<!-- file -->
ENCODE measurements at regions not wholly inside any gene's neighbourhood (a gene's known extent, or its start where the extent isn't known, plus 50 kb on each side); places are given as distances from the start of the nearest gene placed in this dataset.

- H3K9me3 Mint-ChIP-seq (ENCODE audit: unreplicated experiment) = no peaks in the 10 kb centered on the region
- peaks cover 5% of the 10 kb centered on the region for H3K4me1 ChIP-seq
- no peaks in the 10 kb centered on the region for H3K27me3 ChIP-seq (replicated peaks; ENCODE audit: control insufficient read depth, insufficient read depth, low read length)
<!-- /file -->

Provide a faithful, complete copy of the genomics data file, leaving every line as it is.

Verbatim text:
ENCODE measurements at regions not wholly inside any gene's neighbourhood (a gene's known extent, or its start where the extent isn't known, plus 50 kb on each side); places are given as distances from the start of the nearest gene placed in this dataset.

- H3K9me3 Mint-ChIP-seq (ENCODE audit: unreplicated experiment) = no peaks in the 10 kb centered on the region
- peaks cover 5% of the 10 kb centered on the region for H3K4me1 ChIP-seq
- no peaks in the 10 kb centered on the region for H3K27me3 ChIP-seq (replicated peaks; ENCODE audit: control insufficient read depth, insufficient read depth, low read length)